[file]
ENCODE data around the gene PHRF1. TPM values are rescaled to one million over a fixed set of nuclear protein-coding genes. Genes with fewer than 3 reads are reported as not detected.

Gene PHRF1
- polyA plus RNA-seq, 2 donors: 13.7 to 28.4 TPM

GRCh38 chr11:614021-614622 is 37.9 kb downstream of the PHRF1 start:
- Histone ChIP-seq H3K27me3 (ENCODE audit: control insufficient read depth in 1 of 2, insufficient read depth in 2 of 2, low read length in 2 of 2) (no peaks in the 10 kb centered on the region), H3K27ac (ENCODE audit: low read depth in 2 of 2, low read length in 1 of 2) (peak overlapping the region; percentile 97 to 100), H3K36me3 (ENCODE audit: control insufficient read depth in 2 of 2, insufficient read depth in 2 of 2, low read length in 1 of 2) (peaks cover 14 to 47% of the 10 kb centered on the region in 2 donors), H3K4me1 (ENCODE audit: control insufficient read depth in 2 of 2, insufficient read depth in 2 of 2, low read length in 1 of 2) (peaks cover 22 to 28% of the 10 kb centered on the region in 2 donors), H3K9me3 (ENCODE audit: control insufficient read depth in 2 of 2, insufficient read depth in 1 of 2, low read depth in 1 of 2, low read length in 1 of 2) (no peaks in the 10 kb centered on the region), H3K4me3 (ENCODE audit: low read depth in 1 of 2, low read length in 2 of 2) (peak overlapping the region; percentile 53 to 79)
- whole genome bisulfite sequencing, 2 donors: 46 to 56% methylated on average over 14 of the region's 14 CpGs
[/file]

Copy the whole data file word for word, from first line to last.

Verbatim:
ENCODE data around the gene PHRF1. TPM values are rescaled to one million over a fixed set of nuclear protein-coding genes. Genes with fewer than 3 reads are reported as not detected.

Gene PHRF1
- polyA plus RNA-seq, 2 donors: 13.7 to 28.4 TPM

GRCh38 chr11:614021-614622 is 37.9 kb downstream of the PHRF1 start:
- Histone ChIP-seq H3K27me3 (ENCODE audit: control insufficient read depth in 1 of 2, insufficient read depth in 2 of 2, low read length in 2 of 2) (no peaks in the 10 kb centered on the region), H3K27ac (ENCODE audit: low read depth in 2 of 2, low read length in 1 of 2) (peak overlapping the region; percentile 97 to 100), H3K36me3 (ENCODE audit: control insufficient read depth in 2 of 2, insufficient read depth in 2 of 2, low read length in 1 of 2) (peaks cover 14 to 47% of the 10 kb centered on the region in 2 donors), H3K4me1 (ENCODE audit: control insufficient read depth in 2 of 2, insufficient read depth in 2 of 2, low read length in 1 of 2) (peaks cover 22 to 28% of the 10 kb centered on the region in 2 donors), H3K9me3 (ENCODE audit: control insufficient read depth in 2 of 2, insufficient read depth in 1 of 2, low read depth in 1 of 2, low read length in 1 of 2) (no peaks in the 10 kb centered on the region), H3K4me3 (ENCODE audit: low read depth in 1 of 2, low read length in 2 of 2) (peak overlapping the region; percentile 53 to 79)
- whole genome bisulfite sequencing, 2 donors: 46 to 56% methylated on average over 14 of the region's 14 CpGs